One simple exercise to help your kid with math homework
Your child might know what half a cookie is, but how about 4/8 of a pie, or 2/4 of a pizza? If your child knows that all of these fractions mean the same thing, she's well on her way to understanding equivalent fractions. But if fractions strike fear into your child during homework hour, here’s a hands-on way to help her understand how common fractions can be equivalent.
What you need:
- 8 ½ x11 plain white paper
- Colored pencils
- Lined notebook paper
What you do:
- Begin by asking your child what equivalent means. If she's having trouble, help her find a familiar word within the word (“equal”). To gauge how clear or unclear she is on the concept, ask her to explain it to you. You can even mention that you can't remember the concept from when you were in school, and that you would love a refresher course from her. This may relieve whatever pressure your child may feel if she is uncertain about the concept. Tell her that you will work together to figure it out.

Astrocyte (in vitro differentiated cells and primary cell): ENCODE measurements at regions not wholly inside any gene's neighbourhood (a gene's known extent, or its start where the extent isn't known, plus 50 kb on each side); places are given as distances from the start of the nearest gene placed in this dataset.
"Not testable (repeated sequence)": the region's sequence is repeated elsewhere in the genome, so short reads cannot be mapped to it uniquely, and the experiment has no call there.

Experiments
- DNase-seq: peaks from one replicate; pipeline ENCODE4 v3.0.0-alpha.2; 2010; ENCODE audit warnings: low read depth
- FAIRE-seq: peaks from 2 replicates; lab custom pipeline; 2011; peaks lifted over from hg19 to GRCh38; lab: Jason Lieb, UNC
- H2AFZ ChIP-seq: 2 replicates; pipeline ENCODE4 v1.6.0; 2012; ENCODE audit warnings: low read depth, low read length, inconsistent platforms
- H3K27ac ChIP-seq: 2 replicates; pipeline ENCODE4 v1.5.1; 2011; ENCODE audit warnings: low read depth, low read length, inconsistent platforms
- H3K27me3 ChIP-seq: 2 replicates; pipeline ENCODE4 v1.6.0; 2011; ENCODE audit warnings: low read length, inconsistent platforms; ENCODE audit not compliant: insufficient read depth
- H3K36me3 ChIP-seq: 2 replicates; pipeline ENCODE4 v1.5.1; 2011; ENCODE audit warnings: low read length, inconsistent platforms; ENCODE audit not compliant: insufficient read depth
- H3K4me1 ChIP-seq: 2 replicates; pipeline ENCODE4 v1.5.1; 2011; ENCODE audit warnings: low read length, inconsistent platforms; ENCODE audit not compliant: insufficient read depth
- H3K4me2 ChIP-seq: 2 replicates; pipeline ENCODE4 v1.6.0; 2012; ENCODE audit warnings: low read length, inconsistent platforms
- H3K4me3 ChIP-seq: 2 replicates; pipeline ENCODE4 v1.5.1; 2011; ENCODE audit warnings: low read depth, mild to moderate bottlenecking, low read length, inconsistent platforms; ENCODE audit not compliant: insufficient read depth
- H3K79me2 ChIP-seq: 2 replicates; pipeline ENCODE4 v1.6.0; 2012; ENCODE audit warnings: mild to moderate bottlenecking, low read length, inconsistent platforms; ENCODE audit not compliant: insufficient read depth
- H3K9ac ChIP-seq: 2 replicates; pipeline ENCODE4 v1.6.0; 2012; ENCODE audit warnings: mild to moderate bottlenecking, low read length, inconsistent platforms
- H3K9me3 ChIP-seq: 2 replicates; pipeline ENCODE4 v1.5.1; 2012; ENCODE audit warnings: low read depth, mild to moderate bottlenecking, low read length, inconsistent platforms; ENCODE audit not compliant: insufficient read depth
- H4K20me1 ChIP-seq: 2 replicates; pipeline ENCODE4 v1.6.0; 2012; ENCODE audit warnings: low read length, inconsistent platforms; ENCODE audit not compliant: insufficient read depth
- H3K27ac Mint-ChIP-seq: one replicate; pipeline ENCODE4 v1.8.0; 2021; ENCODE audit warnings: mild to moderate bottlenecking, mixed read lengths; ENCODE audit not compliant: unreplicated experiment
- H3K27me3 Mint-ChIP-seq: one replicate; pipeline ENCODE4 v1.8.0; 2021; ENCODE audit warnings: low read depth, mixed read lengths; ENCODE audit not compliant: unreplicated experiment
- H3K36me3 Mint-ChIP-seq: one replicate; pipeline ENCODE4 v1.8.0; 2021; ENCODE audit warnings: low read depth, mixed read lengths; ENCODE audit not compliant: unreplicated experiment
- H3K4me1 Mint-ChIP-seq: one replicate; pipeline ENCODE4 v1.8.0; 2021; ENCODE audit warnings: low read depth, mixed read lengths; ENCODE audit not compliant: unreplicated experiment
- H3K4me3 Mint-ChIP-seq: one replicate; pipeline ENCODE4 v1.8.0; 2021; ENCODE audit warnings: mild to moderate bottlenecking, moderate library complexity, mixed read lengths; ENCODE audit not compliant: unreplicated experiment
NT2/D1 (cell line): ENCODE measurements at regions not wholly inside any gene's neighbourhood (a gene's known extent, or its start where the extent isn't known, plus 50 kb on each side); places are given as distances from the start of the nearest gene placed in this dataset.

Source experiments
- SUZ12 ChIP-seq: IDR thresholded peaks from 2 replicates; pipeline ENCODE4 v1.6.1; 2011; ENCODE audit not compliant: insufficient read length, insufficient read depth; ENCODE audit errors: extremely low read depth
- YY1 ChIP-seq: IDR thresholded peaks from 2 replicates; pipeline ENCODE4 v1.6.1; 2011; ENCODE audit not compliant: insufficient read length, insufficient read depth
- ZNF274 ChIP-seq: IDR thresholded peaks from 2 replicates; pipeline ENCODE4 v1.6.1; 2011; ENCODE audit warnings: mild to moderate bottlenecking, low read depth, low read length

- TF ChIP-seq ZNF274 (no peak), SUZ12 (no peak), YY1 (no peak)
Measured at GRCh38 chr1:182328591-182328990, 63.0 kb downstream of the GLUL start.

- Give your child the piece of 8 ½ x 11 paper. Have her hold it horizontally (if your child confuses horizontal with vertical, tell him/her that horizontal is like the horizon). Have her fold the paper in half, then open it up again, and ask her to shade in half the paper using a colored pencil.
- Tell your child to now fold the paper into fourths (i.e., half, then half again). Ask your child to open up the paper. Ask her how many fourths are equivalent to one half. When your child figures out that 2/4 = 1/2, encourage your child write this equation on the lined piece of notebook paper for future reference and review.
- Repeat Step 3, but go on to fold it into eighths and then sixteenths, each time having your child write down the fractions that are equivalent to 1/2.
- As an extension activity, you can have your child write down all the other equivalent fractions he/she sees, like 2/8 = 1/4 and 2/16 =1/8, etc. You can continue this activity with thirds, sixths, twelfths and twenty-fourths. You child will be surprised at how fractions that look big and "scary" as actually the very same fractions that they are familiar with!
Post provided by education.com.
The NPN blog gives voice to our members' thoughts about parenting in the city, and the views expressed don't necessarily reflect our own. Want to write for us? Email firstname.lastname@example.org with your topic ideas.Posted on April 03, 2017 at 2:35 PM